When you book a room at Trinserhof, you’re in for a hotel experience like no other. While it may sound like a bit of a contradiction, it’s a little bit traditional (obviously), a little bit rustic, with a hint of modern, and infused with an heirloom and handmade look, created with great attention to detail by owner Jörg Covi.
If diners wish a fusion of flavours, executive chef Harry Covi knows how to cook perfect paella, Spain’s most famous dish. After all, he has spent a few of his working years in Spain. A seasoned chef with diverse culinary experience, his cooking style is now characterized by staples of classic Austrian cuisine: “Zwiebelrostbraten” (pan fried beef steaks with fried onions), “Salzburger Nockerln” (a sweet soufflé) and “Frittatensuppe”, a hearty beef broth with thin strips of sliced pancake.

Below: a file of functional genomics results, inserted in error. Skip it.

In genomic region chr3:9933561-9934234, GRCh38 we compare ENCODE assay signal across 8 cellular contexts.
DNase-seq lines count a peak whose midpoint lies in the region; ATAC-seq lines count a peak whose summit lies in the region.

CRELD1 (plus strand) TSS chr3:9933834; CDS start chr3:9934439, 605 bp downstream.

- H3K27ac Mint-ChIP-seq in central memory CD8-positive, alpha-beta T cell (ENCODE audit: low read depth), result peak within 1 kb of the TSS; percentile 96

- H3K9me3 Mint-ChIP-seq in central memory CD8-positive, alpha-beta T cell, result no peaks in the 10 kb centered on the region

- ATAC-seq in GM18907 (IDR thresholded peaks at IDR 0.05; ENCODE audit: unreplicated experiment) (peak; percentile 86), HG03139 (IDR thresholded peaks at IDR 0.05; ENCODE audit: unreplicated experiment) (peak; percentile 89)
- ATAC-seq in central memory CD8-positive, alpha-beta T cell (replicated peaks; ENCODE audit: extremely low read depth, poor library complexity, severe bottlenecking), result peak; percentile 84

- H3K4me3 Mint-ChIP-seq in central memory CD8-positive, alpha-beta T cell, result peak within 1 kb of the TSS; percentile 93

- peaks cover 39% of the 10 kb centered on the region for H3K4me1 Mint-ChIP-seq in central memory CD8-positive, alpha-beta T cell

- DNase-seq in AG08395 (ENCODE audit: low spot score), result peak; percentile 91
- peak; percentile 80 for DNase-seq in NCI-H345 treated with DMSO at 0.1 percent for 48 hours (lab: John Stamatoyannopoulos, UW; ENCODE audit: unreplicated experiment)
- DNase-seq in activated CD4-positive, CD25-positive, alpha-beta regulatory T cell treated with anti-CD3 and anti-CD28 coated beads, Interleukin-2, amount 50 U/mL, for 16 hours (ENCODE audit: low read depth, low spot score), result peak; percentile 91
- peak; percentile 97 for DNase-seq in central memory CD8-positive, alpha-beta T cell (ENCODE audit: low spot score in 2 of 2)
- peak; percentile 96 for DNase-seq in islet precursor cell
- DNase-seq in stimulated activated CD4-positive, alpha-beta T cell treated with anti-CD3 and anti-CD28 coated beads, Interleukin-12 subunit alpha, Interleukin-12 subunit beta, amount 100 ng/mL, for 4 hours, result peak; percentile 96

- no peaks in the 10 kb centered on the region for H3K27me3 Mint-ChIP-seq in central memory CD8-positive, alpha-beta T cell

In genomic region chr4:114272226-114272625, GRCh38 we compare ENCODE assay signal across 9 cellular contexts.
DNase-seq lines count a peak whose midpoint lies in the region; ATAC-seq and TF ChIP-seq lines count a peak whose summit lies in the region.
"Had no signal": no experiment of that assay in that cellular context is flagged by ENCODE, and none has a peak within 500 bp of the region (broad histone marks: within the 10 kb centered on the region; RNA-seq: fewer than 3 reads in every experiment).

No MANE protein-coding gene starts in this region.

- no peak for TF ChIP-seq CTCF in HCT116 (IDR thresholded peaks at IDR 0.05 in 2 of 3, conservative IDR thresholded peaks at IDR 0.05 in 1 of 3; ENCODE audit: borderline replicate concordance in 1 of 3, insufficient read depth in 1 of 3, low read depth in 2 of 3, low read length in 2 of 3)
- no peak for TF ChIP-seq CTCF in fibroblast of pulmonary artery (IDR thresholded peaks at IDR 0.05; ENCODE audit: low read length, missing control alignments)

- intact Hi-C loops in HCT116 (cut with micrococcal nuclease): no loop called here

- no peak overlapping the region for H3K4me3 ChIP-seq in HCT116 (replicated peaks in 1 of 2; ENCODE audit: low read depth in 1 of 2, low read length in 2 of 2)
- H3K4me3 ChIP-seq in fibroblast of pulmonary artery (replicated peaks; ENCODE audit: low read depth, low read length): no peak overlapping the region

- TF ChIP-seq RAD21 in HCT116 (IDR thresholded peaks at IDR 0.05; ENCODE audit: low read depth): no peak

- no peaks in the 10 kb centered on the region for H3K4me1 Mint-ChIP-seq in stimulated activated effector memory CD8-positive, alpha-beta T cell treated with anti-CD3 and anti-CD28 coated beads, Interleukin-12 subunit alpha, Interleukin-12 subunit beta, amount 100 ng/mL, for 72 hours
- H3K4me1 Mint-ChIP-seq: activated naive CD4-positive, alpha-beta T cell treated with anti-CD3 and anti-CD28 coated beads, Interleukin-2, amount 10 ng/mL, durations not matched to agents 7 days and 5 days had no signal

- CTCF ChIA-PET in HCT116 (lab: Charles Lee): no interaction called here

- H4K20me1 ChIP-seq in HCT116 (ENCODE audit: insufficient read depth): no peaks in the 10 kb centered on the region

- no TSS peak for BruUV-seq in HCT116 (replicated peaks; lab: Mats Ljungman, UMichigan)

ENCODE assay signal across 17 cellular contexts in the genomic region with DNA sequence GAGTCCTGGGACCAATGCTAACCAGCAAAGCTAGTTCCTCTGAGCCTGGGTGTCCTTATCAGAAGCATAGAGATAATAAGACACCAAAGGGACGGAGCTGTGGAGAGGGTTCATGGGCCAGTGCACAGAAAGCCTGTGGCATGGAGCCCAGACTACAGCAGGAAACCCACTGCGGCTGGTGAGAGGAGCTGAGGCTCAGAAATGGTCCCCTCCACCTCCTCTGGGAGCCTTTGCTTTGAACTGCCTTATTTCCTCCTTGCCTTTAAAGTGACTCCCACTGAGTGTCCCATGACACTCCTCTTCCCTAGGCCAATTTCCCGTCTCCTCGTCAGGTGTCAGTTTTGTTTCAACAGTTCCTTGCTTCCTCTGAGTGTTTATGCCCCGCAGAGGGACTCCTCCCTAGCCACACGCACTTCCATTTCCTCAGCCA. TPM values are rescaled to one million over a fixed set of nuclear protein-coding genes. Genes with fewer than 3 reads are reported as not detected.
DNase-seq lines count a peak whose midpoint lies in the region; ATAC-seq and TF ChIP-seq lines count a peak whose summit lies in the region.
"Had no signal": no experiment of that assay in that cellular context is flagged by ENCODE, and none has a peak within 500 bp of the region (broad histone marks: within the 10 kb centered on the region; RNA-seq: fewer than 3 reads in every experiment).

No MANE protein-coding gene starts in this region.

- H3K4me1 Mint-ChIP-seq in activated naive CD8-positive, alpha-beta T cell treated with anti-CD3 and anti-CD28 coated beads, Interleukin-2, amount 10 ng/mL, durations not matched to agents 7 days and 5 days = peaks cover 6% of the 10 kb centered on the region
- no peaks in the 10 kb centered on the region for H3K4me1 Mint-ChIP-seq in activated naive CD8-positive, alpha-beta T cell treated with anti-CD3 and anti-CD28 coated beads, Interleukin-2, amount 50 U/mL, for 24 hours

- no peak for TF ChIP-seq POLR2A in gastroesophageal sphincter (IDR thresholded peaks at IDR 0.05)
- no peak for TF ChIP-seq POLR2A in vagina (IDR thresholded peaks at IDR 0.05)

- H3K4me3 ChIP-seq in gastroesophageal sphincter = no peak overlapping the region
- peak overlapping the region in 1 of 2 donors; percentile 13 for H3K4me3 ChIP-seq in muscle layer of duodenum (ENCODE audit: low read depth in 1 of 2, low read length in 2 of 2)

„I think it is best described as ‘Tirolean country house style’“
The calendar says spring, but winter had something else in mind for that day, snow! Sitting in the library of Trinserhof, I meet Harry Covi, the head chef, his older brother Jörg Covi who is running the hotel, and Margit Covi, their mother who is 90 years old and “does nothing at all anymore”, but has many a story to tell. A recent snowstorm has buried Gschnitztal Valley under a white blanket, with 30 centimeters of snow fallen in a few hours. Inside, it’s warm and inviting and stunning – I’ll never want to leave.
You’ll be spoiled in tasteful mountain-farm-rustic-charm-meets-palatial-luxury at the Trinserhof, with its 18 welcoming suites and rooms, a mix of contemporary and traditional that is warm yet polished. Time-tested elements from eras and genres are blended with modern and sophisticated design, creating a new style of its own—and out comes this irresistible hybrid. “I think it is best described as ‘Tirolean country house style’,” says Margit.
Margit and the Seven Men